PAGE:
miércoles, 8 de marzo de 2017

Guide to writing your fifth novel

Guide to writing your fifth novel (yeah, it only works for the fifth one...and your mileage may vary):
1. Stand in the middle of the road in a strange part of town and scream "Everything's a construct!" at the top of your lungs.
2. Read amazing novels and get angry because you'll never be that good and maybe no one loves you.
3. Get inside your blood. Find the ghosts that ride your veins and fight them.
4. Pull your deepest fears outta the bottom drawer of your soul and staple them to your face with the sharpened bones of tiny birds.
5. Listen to your favorite music. Then listen to something impossibly darker. Listen to something new. Listen to something awful and scary. Listen to the ominous silence.
6. Eat tacos and ponder life without soy sauce.
7. Remind yourself of every fight, every accident, every dance with absolute fear, every instance in which a fucking gun made an unexpected appearance, every night spent pressing your tongue against the blood clots on the inside of your lips, every broken promise, every drop of anger, every death that crushed you, every spirit you've ever felt.
8. Punch a wall until your knuckles bleed. Lick the blood off your knuckles. Punch the wall some more. Remember no one owes you a thing. Smile. Pick up a gutter flower and put it in your hair.
9. Type as if the keyboard owed you money. When you hit a passage that means something, hold your breath.
10. Reply to the voices. Recognize aliens are real. They live in the closet and come out to watch you sleep sometimes. Scream at the moon. Understand that, if there is a hell, its fire is nothing compared to what you hide underneath your skin. Obsess about everything. Cry without shedding any tears. Finish the damn thing. Move on to the next one with a new set of neon scars.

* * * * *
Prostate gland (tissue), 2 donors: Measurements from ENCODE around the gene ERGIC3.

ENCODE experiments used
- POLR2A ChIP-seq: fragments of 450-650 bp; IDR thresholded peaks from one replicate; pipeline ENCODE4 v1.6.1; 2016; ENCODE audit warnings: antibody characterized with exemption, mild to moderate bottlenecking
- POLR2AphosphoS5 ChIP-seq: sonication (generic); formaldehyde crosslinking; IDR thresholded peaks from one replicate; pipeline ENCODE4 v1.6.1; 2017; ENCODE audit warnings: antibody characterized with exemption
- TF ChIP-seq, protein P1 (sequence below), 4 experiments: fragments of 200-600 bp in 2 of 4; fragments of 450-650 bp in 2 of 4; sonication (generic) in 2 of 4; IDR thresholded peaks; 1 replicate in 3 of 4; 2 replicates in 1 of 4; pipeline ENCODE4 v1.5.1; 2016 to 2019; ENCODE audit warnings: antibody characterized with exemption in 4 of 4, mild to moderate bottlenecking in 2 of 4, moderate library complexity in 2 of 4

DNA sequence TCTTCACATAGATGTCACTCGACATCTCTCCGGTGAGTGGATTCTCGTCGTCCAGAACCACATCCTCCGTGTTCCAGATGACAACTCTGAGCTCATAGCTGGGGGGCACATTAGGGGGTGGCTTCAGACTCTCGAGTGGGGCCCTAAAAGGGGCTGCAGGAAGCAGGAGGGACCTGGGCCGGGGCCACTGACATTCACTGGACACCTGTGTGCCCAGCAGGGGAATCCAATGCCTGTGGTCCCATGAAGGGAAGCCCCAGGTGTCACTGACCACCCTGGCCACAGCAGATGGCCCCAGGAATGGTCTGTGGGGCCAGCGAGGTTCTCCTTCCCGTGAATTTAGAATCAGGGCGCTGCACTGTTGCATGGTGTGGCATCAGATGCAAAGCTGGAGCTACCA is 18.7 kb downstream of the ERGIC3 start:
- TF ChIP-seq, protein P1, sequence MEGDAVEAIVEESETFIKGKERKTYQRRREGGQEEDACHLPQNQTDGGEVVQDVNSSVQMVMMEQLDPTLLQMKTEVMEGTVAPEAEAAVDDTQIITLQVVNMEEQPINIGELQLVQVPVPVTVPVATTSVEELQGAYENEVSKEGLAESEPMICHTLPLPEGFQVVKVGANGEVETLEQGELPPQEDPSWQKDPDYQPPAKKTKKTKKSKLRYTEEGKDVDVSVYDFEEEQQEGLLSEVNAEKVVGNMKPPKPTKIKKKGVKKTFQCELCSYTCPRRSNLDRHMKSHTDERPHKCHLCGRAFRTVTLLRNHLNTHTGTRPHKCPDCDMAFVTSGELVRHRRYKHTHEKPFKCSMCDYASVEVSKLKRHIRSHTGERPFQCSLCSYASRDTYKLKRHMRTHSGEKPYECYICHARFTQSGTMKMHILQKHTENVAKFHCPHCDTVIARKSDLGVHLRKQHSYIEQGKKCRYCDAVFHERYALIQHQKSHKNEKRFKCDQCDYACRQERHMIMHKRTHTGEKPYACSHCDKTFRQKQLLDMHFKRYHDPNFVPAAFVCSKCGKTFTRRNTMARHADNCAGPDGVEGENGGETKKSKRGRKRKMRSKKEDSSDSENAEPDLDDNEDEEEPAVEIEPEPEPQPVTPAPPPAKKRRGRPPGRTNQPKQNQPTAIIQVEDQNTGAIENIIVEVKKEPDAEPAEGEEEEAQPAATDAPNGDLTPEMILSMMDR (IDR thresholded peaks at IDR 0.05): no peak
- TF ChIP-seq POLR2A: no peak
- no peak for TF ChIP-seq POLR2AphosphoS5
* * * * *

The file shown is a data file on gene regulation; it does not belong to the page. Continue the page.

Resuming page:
miércoles, 30 de noviembre de 2016

In the Shower

There are three voices in my head that take turns narrating my life: Tom Waits, Sam Elliott, and Werner Herzog. Of those three, Herzog is usually the default voice. In any case, he inspired me to write some Werner Herzog erotica. The story won the 2016 Ultimate Bizarro Showdown, but I didnt get to read the whole thing because I'm an idiot and started cracking jokes as soon as I was in front of the microphone. So, here is the whole thing. Hope you love it. It's sexy and shit.

In the Shower: the first Werner Herzog erotica ever

In the shower, Johnny stood with his hands at the back of his head, like someone just arrested. His mind was full of images of prison shankings, crying men, and big bulliesturning the asses of fresh inmates into entertainment centers. Then his girlfriend, Marie, pulled the curtain aside and stepped into the shower. 
“How you doing, sweetie?” she asked. 
"About what?” she asked, taking a step forward and pressing her perky breasts against his chest, her nipples digging ever so gently into his skin. 
Life on our planet has been a constant series of cataclysmic events, and we are more suitable for extinction than a trilobite or a reptile. So we will vanish. There's no doubt in my heart.”
“Don’t be silly,” Marie said, running her hand down his abdomen and twirling her fingers around his wild, unkempt bush of jet-black pubic hair, which always reminded him of a lost lumberjack found in an abandoned mine after six years in the wilderness, his psyche fractured, his ability to speak impaired by insanity, his teeth rotten into black stumps, his breath a fetid miasma combining the smells of fresh fecal matter from the bowels of an alcoholic truck driver and the decomposing flesh of a mangy possum. 
Wanna have some fun in the shower and then get something to eat?” 
I despise formal restaurants. I find all of that formality to be very base and vile. I would much rather eat potato chips on the sidewalk.”
Marie grabbed a bar of soap and started lathering Johnny up. She worked her way down to his hardening member and took it in her soft, wet hands. After a while he shut his eyes, and Marie, wielding her fingernails now and staring at his face, helped him out with two practiced hands, one squeezing the family jewels and the other stroking him up and down. 
“You like that, baby?”
“Sure, but what are you trying to accomplish?”
“What do you mean?” she asked, her hands suddenly less sure of themselves
If you do not have an absolutely clear vision of something, where you can follow the light to the end of the tunnel, then it doesn't matter whether you're bold or cowardly, or whether you're stupid or intelligent. Doesn't get you anywhere.”
Marie kept up what she was doing, gently squeezing Johnny’s balls, but a sliver of doubt had been wedged between her intent and herself. She felt a bit lost.